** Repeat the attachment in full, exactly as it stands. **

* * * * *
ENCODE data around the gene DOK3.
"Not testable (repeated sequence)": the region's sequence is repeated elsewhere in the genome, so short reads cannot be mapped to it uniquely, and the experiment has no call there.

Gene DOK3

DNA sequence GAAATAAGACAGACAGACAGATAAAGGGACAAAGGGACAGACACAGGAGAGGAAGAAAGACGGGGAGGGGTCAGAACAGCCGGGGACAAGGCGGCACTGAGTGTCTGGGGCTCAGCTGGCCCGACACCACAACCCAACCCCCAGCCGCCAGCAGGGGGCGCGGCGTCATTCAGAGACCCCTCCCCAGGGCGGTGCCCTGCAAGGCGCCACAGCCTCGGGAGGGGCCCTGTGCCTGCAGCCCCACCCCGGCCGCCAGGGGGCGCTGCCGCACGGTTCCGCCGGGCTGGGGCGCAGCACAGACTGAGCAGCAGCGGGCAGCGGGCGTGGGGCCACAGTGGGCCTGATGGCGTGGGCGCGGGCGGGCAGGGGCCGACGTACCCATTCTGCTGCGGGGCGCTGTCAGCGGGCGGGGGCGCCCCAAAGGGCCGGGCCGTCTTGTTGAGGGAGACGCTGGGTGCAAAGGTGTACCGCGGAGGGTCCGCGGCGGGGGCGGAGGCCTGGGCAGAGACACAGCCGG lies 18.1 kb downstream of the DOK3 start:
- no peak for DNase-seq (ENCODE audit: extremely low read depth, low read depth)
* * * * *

ENCODE data around the gene DOK3.
"Not testable (repeated sequence)": the region's sequence is repeated elsewhere in the genome, so short reads cannot be mapped to it uniquely, and the experiment has no call there.

Gene DOK3

DNA sequence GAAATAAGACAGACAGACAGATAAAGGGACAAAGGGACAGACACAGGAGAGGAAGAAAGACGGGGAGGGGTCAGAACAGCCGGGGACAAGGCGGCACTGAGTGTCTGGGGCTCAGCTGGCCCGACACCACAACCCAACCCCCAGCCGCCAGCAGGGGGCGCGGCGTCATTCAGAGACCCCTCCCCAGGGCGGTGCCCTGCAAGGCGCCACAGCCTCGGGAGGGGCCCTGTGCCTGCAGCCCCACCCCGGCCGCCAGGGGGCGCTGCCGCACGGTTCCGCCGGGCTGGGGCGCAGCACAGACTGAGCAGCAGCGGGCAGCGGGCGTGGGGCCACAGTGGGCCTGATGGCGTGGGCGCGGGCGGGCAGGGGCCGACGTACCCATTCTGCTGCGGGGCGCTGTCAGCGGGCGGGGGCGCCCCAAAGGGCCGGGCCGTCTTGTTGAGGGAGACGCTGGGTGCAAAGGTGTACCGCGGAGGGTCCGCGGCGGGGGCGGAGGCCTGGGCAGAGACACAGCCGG lies 18.1 kb downstream of the DOK3 start:
- no peak for DNase-seq (ENCODE audit: extremely low read depth, low read depth)